Israel has been made an alibi for a new climate of antisemitism on the left. Much of the animus directed at Israel is of a plainly antisemitic character. It relies on anti-Jewish stereotypes. This can be shown with near mathematical precision; in this article, Geras endeavours to show it by discussing four forms of the Israel alibi phenomenon. The first form is the impulse to treat such of the antisemitism as there is acknowledged to be as a pure epiphenomenon of the Israel-Palestine conflict. The second form is the plea that antisemitism should not be ascribed to anyone without evidence of active hatred of Jews on their part; without some clear sign of antisemitic intent. Gunter Grass's poem may serve to introduce a third form of alibi antisemitism that is rhetorical status of Israel. The fourth and final alibi phenomenon relates to the climate of complicity in Israel.

in The Norman Geras Reader
Abstract only
The anatomy of a bitter divorce battle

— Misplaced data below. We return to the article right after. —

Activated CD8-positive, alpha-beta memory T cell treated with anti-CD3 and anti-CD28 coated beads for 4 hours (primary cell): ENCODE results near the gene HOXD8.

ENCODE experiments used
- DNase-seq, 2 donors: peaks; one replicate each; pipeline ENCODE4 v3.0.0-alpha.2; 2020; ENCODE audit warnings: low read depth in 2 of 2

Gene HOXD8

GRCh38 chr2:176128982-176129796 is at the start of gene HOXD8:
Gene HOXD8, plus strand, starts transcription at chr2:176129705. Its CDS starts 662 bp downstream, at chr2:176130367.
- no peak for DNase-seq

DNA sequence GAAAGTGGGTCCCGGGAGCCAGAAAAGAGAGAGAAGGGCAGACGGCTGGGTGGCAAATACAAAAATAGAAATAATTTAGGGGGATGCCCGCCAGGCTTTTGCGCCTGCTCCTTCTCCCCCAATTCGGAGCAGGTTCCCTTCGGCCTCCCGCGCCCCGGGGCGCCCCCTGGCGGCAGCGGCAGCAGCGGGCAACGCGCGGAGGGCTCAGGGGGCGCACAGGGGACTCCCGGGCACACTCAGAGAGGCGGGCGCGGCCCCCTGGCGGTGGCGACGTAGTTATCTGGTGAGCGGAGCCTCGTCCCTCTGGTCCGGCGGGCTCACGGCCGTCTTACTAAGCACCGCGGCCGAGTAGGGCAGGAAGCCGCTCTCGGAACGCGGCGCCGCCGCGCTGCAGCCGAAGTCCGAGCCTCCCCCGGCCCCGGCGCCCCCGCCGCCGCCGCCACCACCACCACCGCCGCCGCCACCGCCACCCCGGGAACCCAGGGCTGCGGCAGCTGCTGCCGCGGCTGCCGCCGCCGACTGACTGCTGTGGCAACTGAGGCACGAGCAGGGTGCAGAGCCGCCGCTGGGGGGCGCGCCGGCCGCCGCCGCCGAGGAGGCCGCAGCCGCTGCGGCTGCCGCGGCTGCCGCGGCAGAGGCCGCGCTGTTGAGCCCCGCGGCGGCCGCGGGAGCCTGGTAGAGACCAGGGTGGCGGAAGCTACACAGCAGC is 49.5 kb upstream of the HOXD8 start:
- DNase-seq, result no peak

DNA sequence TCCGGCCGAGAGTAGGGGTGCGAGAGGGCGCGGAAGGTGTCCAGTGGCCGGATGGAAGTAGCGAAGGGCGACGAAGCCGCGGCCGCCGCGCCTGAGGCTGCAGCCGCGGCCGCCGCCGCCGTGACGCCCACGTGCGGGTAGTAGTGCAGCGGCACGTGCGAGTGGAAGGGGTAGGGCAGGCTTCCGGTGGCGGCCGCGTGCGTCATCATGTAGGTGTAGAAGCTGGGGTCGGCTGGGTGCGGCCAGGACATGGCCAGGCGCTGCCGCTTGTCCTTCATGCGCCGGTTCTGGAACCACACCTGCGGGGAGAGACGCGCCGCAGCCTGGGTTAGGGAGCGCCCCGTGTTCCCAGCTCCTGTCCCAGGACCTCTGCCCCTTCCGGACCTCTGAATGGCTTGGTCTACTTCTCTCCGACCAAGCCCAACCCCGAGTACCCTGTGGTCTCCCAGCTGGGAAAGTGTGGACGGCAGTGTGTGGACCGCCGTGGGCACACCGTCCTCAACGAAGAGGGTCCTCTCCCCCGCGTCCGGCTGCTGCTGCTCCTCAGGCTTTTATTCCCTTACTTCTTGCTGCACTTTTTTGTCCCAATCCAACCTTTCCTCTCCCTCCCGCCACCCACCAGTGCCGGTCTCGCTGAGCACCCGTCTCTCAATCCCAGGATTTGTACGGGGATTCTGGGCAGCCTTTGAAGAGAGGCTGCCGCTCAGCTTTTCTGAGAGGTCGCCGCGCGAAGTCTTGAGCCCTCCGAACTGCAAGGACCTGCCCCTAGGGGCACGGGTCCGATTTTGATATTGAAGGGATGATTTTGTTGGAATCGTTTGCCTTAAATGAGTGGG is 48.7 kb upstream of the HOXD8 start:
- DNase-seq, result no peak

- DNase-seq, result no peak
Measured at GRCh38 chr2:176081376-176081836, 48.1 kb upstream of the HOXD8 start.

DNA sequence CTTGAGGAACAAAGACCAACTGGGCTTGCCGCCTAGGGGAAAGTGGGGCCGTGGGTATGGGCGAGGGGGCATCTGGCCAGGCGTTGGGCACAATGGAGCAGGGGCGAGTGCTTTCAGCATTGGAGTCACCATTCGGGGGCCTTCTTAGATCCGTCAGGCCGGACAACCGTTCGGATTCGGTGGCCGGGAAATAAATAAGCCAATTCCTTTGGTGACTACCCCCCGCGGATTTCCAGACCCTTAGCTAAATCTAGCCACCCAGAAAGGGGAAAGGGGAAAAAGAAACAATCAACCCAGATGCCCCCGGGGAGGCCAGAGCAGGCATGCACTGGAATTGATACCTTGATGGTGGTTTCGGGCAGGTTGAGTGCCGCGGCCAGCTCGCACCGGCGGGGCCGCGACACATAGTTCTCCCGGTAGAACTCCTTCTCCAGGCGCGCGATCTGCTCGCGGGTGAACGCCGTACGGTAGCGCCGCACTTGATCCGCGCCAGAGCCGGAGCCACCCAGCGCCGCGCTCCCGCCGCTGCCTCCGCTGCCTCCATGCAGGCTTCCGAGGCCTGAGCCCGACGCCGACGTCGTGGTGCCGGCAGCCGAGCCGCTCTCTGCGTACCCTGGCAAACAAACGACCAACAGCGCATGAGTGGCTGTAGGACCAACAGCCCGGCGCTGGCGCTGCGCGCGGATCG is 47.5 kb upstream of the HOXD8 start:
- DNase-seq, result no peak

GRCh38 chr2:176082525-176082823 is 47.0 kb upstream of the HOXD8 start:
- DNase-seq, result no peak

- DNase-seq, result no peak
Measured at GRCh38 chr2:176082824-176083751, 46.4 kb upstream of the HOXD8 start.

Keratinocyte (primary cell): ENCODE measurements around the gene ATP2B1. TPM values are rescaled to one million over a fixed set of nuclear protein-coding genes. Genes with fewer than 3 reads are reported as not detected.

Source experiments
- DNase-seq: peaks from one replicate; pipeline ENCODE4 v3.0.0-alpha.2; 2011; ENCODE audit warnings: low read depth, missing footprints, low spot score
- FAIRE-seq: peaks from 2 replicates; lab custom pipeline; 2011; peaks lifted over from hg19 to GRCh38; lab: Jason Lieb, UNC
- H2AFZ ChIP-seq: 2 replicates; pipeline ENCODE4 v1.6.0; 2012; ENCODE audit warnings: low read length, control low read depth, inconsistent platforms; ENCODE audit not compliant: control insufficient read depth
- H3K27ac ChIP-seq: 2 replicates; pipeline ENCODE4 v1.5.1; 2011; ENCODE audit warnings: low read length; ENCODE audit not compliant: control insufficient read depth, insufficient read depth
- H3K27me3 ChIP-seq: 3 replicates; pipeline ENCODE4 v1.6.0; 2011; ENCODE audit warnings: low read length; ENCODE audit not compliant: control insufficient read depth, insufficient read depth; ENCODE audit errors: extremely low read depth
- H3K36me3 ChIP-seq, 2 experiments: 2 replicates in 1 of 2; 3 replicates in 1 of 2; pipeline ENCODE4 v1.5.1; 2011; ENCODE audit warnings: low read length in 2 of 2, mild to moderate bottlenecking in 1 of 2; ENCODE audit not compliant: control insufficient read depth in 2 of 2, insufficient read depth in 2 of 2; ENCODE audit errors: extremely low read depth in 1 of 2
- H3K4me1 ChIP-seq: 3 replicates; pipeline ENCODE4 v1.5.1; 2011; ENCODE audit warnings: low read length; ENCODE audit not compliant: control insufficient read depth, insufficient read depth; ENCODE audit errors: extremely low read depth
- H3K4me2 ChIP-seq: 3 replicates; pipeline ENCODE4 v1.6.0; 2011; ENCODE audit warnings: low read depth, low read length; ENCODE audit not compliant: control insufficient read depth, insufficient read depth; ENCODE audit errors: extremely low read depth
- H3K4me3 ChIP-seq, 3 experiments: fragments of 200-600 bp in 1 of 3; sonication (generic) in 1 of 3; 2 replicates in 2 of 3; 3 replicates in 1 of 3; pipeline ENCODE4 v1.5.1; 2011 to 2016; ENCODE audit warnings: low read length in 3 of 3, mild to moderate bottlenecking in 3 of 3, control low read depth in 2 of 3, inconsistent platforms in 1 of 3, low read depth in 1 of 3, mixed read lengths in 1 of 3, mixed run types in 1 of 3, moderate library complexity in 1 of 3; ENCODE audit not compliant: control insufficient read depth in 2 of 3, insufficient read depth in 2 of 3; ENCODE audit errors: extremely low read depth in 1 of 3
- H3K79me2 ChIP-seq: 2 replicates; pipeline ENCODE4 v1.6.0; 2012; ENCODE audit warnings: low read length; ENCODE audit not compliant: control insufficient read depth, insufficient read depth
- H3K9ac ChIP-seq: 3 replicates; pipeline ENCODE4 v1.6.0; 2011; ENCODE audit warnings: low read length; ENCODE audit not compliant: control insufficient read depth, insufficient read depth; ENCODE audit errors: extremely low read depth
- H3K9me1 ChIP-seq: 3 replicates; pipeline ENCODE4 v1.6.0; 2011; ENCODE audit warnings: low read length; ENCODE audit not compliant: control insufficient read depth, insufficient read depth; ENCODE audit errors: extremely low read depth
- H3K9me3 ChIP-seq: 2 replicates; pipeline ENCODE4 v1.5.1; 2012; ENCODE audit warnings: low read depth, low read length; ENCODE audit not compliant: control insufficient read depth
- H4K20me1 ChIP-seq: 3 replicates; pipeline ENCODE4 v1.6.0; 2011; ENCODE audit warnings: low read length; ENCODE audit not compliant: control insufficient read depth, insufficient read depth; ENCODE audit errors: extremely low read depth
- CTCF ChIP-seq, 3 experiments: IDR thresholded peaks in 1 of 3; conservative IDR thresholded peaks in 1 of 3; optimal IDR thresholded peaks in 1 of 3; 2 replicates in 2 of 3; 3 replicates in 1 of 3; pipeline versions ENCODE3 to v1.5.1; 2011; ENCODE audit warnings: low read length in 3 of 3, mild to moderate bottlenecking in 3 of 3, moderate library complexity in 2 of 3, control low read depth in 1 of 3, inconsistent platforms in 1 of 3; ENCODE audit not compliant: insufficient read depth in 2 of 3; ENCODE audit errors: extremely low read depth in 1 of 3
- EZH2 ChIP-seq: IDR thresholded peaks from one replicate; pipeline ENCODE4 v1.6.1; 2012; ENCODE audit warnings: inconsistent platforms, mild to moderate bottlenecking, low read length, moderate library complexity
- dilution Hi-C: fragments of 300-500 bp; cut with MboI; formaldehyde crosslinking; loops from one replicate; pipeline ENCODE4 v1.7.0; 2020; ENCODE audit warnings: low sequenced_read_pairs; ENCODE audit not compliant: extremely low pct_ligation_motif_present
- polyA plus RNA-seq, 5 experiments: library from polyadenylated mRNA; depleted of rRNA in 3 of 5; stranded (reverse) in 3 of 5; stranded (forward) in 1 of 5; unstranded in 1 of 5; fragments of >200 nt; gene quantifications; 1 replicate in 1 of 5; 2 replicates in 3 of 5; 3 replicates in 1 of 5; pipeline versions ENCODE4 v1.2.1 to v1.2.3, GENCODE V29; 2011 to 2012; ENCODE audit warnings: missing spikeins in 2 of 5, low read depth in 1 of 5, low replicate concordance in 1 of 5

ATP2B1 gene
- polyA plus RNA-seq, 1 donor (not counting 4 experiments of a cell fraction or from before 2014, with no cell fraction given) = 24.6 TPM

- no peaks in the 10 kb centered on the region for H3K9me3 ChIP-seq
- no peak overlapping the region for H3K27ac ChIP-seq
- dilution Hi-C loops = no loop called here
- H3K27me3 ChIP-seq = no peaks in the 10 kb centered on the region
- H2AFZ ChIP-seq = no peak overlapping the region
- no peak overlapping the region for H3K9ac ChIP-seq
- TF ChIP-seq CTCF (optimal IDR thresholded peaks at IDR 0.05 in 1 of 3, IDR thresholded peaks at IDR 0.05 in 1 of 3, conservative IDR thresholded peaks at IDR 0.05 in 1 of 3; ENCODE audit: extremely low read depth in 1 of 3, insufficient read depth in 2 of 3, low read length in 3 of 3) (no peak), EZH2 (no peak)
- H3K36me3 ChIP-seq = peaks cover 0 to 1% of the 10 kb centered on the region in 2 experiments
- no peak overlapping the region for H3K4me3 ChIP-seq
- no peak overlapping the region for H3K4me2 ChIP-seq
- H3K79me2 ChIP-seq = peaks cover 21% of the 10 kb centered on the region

Matt Qvortrup

This chapter pertains to the United Kingdom European Union (EU) membership referendum in 2016. It first traces the last days events which finally led to David Cameron announcing his resignation in the morning of 24 June 2016. Then, the chapter discusses the initial days of the campaign when a poll the 18 February 2016 Daily Telegraph showed 54 per cent for Remain and a mere 46 per cent for Leave. The signs of erosion of the Remain group were seen in the 16 March budget, which contained cuts to disability benefits as well as tax cuts for the wealthier. Wavering voters were not responding to the predictions of economic gloom presented by David Cameron and his allies. On 7 June, sensing that the economic argument had been exhausted, the UKIP leader NIgel Farage told ITV News, 'there is more to life than GDP'.

in Government by referendum
Ben Cohen and Eve Garrard

An article by Mark Mazower for the journal World Affairs characterizes the concept of humanitarian intervention as 'dying if not dead'. Mazower's approval of the demise of humanitarian interventionism has been made explicit. There's a 'new realism', he says, that is welcome; again, the 'new maturity in international relations' is to be viewed positively. Since it is an elementary truth that an intervention that fails or makes things worse will not effect a rescue of those in need of one, accounts of the principle of humanitarian intervention invariably emphasize that unless there is a good prospect of success, intervention cannot be justified. But Mazower writes as if part of the new and welcome 'pragmatism', 'realism', 'maturity', is the wisdom 'that without willing the means, intervention leads to political and moral failure'.

in The Norman Geras Reader